Thursday, September 24, 2015

50: Trust and Curiosity

What a curious time in life. Those of us at the end of the baby boomer generation, we are all at this point: we have understood that our life time is finite - the limit of the time horizon is now in sight. Those of us who had kids are growing out of the parent role, the jury still being out on whether or not we managed to steer the next generation to where they need to be for themselves and for the world.

Those of us who had passions and professions are in a review period. Can we go on working this hard for another decade or more? Or maybe the economic system has changed, and our business models and value systems don’t work anymore.  But how figure out what is next, how to reinvent ourselves?

Some of us are utterly lost. What do we do after kids and without that business model? If you haven’t had kids, how do you create something that lasts beyond your time? Too late to build a house or write an opera?

And then, our parents are getting old, or sick or dying. Many of us are inheriting wealth we didn’t earn from this much more successful generation before us.  Others are sandwiched between fledgling children and aging parents, or inheriting an economic or real estate mess, apartments full of books. What if your parents became demented before you could forgive them for their screw-ups?  Now they need you and you haven’t even found the peace to love them. I am seeing it all around me.

I see a lot of desperation, sadly, especially among men.  Self-hatred. The feeling of having wasted time, either having done the same thing for too many years, or doing too many different things without real focus or depth. Unemployment,  boredom, doubt, loss, alcohol. Teenage kids glued to little screens, farther and farther from the reach of our love.  Do we still matter for anyone?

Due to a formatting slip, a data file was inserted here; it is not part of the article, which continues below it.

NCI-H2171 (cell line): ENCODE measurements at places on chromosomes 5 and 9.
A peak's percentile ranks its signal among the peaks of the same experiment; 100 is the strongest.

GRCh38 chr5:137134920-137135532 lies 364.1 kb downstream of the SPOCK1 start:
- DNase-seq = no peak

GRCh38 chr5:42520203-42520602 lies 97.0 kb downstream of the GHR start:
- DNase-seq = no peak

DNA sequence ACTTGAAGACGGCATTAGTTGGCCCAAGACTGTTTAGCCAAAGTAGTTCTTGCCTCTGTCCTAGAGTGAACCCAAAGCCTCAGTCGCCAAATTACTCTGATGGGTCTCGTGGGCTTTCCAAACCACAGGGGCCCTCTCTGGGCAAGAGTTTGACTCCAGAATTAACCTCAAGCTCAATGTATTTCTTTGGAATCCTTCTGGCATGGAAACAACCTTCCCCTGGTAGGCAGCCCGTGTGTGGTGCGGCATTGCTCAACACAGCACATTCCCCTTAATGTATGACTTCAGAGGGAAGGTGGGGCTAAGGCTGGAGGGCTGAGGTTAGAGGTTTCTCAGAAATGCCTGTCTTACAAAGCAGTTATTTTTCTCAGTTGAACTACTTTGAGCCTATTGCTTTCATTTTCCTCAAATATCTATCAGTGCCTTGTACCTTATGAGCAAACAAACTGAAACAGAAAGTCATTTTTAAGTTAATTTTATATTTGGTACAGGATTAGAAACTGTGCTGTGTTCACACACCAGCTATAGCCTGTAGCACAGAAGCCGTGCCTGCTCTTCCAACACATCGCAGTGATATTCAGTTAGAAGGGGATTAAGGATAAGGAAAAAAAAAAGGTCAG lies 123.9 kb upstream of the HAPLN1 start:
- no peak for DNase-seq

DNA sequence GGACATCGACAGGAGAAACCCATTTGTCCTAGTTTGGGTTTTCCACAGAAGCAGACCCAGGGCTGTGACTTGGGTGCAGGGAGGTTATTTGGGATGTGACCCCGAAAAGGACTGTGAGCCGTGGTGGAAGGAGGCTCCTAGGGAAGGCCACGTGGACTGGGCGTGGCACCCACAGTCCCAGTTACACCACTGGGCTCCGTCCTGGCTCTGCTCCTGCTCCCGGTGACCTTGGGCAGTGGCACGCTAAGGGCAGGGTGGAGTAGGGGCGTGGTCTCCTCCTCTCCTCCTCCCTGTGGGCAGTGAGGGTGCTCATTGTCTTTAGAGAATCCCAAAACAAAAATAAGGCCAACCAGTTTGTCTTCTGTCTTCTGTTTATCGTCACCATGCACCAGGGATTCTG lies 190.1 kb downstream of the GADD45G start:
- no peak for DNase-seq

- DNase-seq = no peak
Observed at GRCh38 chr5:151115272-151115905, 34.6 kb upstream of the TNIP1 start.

The good news: we know what we know, we know what we are able to do, and we know what we don’t want. For some of us, long-term partnerships have not survived this life phase of contemplation and change…. and we rediscover who we are just by ourselves. Not too bad. The big dream has died, but the little dreams live on.

We have 15+ years of productive time left. Enough time to do something different, learn one new thing, try one new system, change location. A few (lucky ones), manage to fill the remaining time, keep riding the same professional wave to the end, chin up, and gather applause on the way out. 

More good news: those who don’t have self-doubt, and are not lost or desperate, not on a wave petering out, actually may now reach a calm sense of positive expectation, resting on two pillars: trust and curiosity. I think, at this point in our lives, we cannot ask for more than to base our lives on a healthy mix of those two sentiments.  Trust in ourselves and in our abilities, and our judgment, and in the basic goodness of the world.  Curiosity about what gifts will come our way, and who will be there with us to enjoy them, and what we can make out of them.  

My gifts are so many now: my children, who are turning into amazing sensitive and sensible people, my parents, who get older and weirder, yet I am learning to love them and enjoy them in new ways, appreciating every minute I have with them. My work, which is ever changing and rich with learning and a team that is growing together and working in sync, in ways I didn’t even know existed.   New and old friends who provide comfort, companionship and love, and with who I can look into the darkness and into the light, as we hold and support each other. Stepping out into the night, breathing the cool air and hearing the rustle of the trees, feeling that I have had it good. 

50. I couldn’t think of a better age.

Tuesday, December 30, 2014

Middle Class Where Goest Thou? (A Tale of Fear or Solidarity)

My friend Ed Ward, who moved back to the US from Europe a little more than one year ago, provides his first year in review here. Like me, he is on the fence – some things are good and some things European he misses (food prices!). He is still “broke, not poor”, if a little less so. I like his motto, which he has promoted for many years, and which is an expression of hope that this state we are in is a temporary one.